June allotment garden

Last revised: 27 February 2018

Seasonal reminders, hints and tips.

Should your early sowing have failed there is still time to sow seeds and plant seedlings and see a good crop before the season ends.

Most likely there are plenty of insect infestations which can be addressed either using systemic spray or a powerful spray of a soapy water mix.

If you have some bare ground that will not be used, sow green manure like phacelia which is quick growing and will protect the ground, giving back useful nitrogen to the soil and fibre when dug back in. Contact Site Manager if you want phacelia seed.

Plot and community paths

Please ensure paths are kept clear and well trimmed. With many more people on site at this time of year it is good to remove hazards and keep path well defined for those walking around.

Potato and tomato blight

Please read this article about Potato and Tomato Blight.

Fruit bushes and trees

Take early pickings and thin out the crop to allow remaining fruit to grow more freely and larger. Keep bushes free from competing weeds.

Check gooseberry plants for sawfly. Evidenced by half eaten leaves. Pick off the caterpillars and give plant a systemic spray or thorough and firm spray of soapy water. Soak the root area to drown any caterpillar that have fallen off or they will creep back again.

Peas

Sowing pea seeds before end of June is probably the last opportunity to get a good crop before the season ends.

Dig a shallow 5cm deep trench and soak with water. Sow 2 or 3 seeds per station about 10cm apart, or one seed per station 5cm apart. You should see shoots in about 2 weeks. Keep well watered, protect from birds, slugs and snails.

As soon as shoots begin to show, provide stakes or mesh to allow seedlings to grasp with the tendrils. Provide a fortnightly liquid fertiliser feed at the roots, not on leaves as this will damage plant and restrict growth.

Tomatoes

When planting tomatoes add a general purpose fertiliser in planting stations allowing about 45cm between plants. Push in a stake next to the plant which will be used to tie up stalk as the plant grows. Staking early avoid disturbing roots.

Bush varieties of tomatoes are considered hardier and better able to weather colder conditions. Look for blight resistant varieties as the allotment site is prone to the disease.

If you have plants growing already keep them watered to avoid blossom end rot and use a comfrey liquid feed, if you have made some, at the roots to promote plant health.

Carrots

The early sowings should be producing small carrots suitable for picking and at same time thinning out the rows which allows other plants to grow larger. Over time aim for about 15cm between carrots and continue picking as needed.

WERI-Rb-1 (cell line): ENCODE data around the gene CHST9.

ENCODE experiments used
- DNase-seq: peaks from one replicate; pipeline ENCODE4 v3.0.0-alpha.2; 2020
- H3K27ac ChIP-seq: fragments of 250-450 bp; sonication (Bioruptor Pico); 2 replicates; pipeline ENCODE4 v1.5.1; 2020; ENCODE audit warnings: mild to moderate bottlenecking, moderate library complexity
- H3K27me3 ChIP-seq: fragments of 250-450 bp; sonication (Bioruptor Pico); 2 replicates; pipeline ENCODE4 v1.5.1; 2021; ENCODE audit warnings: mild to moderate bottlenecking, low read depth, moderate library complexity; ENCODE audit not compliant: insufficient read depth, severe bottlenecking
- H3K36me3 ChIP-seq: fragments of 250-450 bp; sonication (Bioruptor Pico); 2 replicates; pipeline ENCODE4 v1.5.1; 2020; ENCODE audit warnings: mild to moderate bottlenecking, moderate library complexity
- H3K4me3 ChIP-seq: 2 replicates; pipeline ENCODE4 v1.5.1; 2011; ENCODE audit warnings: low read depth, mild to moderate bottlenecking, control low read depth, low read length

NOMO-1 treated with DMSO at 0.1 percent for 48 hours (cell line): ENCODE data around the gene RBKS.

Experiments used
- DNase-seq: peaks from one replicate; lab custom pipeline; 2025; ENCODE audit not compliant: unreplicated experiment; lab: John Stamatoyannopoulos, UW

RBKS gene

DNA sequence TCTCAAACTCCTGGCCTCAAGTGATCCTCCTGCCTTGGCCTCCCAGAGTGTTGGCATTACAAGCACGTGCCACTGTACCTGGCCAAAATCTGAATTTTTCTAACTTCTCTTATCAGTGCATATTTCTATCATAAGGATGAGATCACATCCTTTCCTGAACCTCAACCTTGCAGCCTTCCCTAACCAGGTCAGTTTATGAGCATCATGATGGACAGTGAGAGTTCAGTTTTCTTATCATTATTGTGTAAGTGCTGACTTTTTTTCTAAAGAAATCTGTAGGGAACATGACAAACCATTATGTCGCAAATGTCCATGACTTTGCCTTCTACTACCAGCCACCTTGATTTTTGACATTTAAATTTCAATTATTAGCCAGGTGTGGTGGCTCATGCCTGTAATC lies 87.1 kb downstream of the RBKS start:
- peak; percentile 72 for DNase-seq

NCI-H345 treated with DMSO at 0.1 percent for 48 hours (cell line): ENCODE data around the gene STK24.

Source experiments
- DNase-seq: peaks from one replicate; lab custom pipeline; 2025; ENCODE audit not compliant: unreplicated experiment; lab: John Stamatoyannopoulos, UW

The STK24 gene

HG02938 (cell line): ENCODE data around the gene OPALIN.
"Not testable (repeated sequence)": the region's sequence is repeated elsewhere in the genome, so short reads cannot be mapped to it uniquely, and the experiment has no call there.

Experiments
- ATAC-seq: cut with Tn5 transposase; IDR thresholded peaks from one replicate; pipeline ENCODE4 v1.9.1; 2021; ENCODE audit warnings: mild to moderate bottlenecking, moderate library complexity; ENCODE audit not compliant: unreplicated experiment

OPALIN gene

Cover carrots with fine fleece to reduce incidence of carrot fly.

Potatoes

Earth up potato haulms as new potatoes grow from the main stalk, not the roots. Covering the haulm also limits surface area for blight disease to land on.

Potatoes will colour green when exposed to direct sunlight and become inedible, poisonous to some. Some will grow near the surface and need covering with earth. Earthing up will provide the opportunity to remove weeds from mound and between rows, which also reduces incidence of blight disease.

Water roots, not the leaves, regularly to avoid drying out. One technique is to water between the rows. Do not think a rain shower is enough. Intermittent watering causes variation in growth and lowers resistance to disease.

Brassicas

Cabbage white butterfly, fine net

Pick off caterpillars

Broad beans

Pinch out tips of plants to stop plant growth and dissuade black fly. Removing water pressure in plant stem on which the flies rely will reduce the infestation. A powerful spray with soapy water will wash of the bugs. Saturate the ground around the plant roots will drown those that dropped off.

Leeks

For planting leeks, soak the seedlings in water to loosen the soil and plants to be easier to untangle roots.

Make a 25mm diameter and 10 to 15cm deep hole in the ground using an old broom stick or dibber. Using a fine watering rose fill the hole with water and carefully drop a seedling into the hole with more water to help push the roots down. More water will gently close earth around the seedling.

Sweet peas

Sowing now should provide flowers for late summer.

Water the ground well and sow 2 or 3 seeds 5cm deep and 5cm apart near runner bean poles or something the plants can grow on to.